Tracing and recruitment
One of the greatest challenges the study faced was tracing women between 14 and 40 years after they were assessed or treated for tall stature. Much of the information from medical records was out of date, as parents were unlikely to still be living at the same address and most women would have changed their surname with marriage. Despite assistance from the Australian Electoral Commission (AEC), who performed record linkage on name and date of birth, tracing women using the medical record data to try and link names and addresses over time involved tedious and time-consuming trawling through years of public records including electoral rolls, telephone books and death notices, all on microfiche. The National Death Index (NDI) was also used to record link registered Australian deaths with the names and dates of birth of women. Tracing and contacting women to invite them into the study was crucial to help minimise selection bias and to build confidence in the study findings. Considerable effort was made in locating women who may have changed their name.
Once again, this experience had many parallels with the experience and strategies used in the Diethylstilbestrol-Adenosis (DESAD) project conducted by Nash and colleagues . The Tall Girls Study traced 87% of women identified as eligible from medical records , a great result given the limited information available and the duration of time to follow-up and similar to that traced by Nash et al (1983) . The effectiveness of different strategies will vary greatly between countries; it is important to tailor strategies according to local circumstances to obtain optimal results. For instance, in Australia, voting is compulsory so use of the electoral roll provides good population coverage, where voting is not compulsory this will not be the case.
In some instances, following detailed tracing, researchers were still hesitant about the accuracy of the match. In order to safeguard privacy, and due to the sensitivity of the topic, ethics approval was obtained to send a very generic letter (with no information regarding the research topic) verifying the accuracy of the match. Once the match was verified, the initial recruitment pack was sent. In other instances, an address was located for the parents but not the child. In this case we contacted the parents and asked them for contact details of their daughter(s) or requested that they forward to them our letter of invitation. Some parents were reticent or refused to do this as they felt it would raise issues they would rather let lie. In these instances we tried to collect limited data from the parents on their daughter’s health and relationship status.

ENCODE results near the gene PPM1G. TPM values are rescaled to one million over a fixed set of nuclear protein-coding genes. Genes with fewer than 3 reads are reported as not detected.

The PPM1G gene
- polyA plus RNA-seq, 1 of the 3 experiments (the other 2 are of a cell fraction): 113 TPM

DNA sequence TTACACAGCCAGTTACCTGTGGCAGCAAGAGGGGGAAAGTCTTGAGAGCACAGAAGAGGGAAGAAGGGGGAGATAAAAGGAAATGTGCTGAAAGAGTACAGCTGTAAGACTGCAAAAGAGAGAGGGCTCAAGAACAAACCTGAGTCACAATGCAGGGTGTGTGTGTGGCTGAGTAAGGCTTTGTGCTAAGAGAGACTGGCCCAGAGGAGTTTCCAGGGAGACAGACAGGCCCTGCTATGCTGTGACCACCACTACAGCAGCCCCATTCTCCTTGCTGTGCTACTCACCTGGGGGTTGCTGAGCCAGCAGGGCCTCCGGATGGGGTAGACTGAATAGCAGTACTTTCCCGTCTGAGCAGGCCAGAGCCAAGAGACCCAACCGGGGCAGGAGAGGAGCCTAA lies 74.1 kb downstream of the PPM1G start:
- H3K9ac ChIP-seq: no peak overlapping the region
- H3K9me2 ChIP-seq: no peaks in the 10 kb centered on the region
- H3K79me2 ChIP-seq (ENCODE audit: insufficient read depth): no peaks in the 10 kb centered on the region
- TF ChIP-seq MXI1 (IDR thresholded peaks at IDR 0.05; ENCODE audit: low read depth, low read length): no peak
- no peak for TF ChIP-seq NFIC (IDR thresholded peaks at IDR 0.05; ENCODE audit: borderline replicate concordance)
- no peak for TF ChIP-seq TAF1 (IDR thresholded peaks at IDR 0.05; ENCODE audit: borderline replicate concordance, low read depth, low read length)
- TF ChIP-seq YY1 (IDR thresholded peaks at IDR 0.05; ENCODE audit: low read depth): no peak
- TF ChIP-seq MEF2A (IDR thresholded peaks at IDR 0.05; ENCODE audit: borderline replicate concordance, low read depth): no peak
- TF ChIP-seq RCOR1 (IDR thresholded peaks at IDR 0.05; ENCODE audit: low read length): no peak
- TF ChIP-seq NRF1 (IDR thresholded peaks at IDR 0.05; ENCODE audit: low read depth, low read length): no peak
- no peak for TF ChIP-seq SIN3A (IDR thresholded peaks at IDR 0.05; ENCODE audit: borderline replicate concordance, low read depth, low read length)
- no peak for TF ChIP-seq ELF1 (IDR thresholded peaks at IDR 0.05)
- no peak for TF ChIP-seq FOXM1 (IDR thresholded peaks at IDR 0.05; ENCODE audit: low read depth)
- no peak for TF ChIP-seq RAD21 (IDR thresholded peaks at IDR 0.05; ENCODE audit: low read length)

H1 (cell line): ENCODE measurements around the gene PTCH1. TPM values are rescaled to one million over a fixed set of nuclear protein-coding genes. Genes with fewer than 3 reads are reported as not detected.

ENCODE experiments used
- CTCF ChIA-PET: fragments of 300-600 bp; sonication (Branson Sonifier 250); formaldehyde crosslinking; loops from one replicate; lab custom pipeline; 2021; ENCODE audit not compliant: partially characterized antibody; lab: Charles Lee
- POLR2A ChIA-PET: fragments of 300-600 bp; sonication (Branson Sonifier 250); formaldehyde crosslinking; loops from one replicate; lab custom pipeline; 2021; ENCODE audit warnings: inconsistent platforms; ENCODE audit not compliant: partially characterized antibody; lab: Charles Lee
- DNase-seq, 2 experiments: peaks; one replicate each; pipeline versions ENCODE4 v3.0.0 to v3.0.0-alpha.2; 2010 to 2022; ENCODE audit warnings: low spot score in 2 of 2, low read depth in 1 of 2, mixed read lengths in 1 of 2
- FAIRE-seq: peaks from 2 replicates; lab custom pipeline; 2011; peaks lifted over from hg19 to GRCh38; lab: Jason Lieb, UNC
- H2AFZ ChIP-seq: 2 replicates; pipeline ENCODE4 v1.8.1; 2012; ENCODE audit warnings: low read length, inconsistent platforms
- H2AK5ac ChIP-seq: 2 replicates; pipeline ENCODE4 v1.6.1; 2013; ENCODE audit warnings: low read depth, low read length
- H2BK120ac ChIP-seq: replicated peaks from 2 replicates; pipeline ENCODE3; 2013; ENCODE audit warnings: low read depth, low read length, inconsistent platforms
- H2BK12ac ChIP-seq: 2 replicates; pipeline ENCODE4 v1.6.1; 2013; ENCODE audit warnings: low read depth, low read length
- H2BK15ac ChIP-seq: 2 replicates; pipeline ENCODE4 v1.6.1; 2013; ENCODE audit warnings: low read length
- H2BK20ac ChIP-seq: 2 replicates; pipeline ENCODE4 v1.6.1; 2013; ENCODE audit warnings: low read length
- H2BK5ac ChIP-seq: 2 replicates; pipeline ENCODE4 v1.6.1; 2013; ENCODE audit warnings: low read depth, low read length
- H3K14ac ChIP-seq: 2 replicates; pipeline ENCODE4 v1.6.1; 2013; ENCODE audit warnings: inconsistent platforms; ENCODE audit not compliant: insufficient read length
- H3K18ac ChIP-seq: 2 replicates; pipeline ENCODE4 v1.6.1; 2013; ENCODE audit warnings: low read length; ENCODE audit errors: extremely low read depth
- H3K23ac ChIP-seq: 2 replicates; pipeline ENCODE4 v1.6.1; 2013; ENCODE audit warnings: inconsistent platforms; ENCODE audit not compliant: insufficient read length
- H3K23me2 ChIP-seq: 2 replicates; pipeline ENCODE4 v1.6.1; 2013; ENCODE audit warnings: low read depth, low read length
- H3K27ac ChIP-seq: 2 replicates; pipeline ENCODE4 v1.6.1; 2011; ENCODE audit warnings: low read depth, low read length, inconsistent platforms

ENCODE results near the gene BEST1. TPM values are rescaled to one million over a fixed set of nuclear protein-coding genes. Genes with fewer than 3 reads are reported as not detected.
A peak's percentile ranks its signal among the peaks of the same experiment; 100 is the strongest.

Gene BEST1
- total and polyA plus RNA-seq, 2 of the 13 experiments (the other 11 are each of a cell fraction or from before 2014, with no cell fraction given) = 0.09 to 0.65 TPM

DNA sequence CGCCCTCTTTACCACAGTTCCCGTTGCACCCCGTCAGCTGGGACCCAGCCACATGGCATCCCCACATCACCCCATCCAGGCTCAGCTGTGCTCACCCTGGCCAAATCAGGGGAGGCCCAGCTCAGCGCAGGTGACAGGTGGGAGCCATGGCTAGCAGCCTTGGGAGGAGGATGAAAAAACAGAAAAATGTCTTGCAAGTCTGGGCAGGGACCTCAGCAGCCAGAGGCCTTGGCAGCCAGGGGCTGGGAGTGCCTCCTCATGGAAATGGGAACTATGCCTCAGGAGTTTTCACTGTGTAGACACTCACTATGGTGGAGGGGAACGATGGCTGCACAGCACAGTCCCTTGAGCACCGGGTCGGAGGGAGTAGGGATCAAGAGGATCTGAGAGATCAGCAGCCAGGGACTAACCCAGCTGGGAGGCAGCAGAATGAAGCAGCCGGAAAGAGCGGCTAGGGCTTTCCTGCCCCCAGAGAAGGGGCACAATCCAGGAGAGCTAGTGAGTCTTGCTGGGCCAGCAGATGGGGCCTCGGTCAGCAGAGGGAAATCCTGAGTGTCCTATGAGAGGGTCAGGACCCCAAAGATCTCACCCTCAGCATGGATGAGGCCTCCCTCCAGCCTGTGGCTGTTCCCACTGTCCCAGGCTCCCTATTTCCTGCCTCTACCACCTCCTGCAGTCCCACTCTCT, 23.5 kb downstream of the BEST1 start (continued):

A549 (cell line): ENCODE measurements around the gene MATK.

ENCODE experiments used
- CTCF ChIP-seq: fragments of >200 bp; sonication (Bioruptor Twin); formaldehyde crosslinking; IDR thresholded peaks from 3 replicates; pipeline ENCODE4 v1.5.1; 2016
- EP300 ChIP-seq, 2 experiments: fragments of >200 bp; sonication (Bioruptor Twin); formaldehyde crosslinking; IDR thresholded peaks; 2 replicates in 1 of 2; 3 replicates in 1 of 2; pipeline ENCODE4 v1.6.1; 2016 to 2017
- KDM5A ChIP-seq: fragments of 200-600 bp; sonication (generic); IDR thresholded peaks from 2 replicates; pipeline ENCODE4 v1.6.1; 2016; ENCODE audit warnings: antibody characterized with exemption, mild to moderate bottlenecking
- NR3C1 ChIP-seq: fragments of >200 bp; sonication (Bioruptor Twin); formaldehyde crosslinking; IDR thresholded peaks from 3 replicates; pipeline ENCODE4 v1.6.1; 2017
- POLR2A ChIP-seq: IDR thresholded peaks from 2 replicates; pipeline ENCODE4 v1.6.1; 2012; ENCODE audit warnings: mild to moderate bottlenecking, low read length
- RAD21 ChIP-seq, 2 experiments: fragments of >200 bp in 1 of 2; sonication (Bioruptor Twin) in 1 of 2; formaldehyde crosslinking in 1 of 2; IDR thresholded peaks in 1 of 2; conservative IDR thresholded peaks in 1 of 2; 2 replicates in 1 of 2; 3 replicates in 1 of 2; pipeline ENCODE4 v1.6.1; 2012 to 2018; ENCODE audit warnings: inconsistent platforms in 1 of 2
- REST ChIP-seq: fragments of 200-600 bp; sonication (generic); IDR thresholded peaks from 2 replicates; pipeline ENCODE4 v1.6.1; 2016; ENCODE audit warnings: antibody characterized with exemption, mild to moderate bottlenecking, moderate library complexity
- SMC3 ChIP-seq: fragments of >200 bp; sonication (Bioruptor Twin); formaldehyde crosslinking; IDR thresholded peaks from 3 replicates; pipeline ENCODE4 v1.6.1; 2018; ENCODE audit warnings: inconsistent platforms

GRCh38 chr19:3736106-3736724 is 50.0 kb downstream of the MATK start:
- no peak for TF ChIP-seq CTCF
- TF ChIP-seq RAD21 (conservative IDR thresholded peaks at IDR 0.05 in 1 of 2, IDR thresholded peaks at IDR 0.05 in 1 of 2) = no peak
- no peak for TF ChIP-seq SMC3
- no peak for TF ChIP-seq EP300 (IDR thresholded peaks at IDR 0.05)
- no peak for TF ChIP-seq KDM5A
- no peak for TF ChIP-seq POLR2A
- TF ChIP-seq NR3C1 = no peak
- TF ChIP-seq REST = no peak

In all instances it is vital for rigorous epidemiological research that access to sources for tracing be maintained. Privacy is important; however this must be balanced with the public expectation that information is available on the long-term impact and effects of medical treatments. Studies would be unable to be conducted, or the validity of which would be compromised, if access to named or identifying data on a population-based level was not possible.
The issues outlined in the previous two sections, namely storage and retrieval of medical records, availability of records and willingness of practitioners to participate, tracing and recruitment of participants, have ongoing implications for public health research. Each year new treatments and new medications are added to standard clinical practice, the long-term implications of which cannot always be foreseen . An interesting example, with some parallels to the treatment of tall girls, is the current use of hormone treatments for short stature . Another example is the potential need to trace women administered human pituitary growth hormone (hGH)  and human pituitary gonadotrophin . Tracing plays an important part in accurately reporting outcomes and reducing bias in findings. It requires access to population-based identifying data sources or use of a unique identifying number. However, prior to this, accurate records of treatment must be kept.
Practicalities of data collection
The Tall Girls Study collected data on multiple health and psychosocial outcomes. This necessitated a range of quantitative and qualitative methods each of which had specific challenges. The primary exposure of interest was the synthetic oestrogens used to accelerate puberty and retard growth (height) which would be ascertained through access to medical record data. A postal questionnaire collected self-reported information on current health status using standard validated tools, treatment history, family attitudes to tall stature, perceived advantages and disadvantages to tall stature and satisfaction with treatment using structured and open-ended questions; and personal and demographic details including current height. Information considered more complex or sensitive including reproductive and sexual history and mental health status was collected using a computer assisted telephone interview (CATI). While the majority of women participated in all components of the study, a small number of women chose to only participate in a component of the study. Postal questionnaires were mailed to women with the initial approach letter outlining the study. Return of a completed questionnaire implied informed consent. Included with the postal questionnaire were two separate consent forms, one for permission to access their medical record for assessment and treatment details, and the second for permission to be contacted for a CATI interview.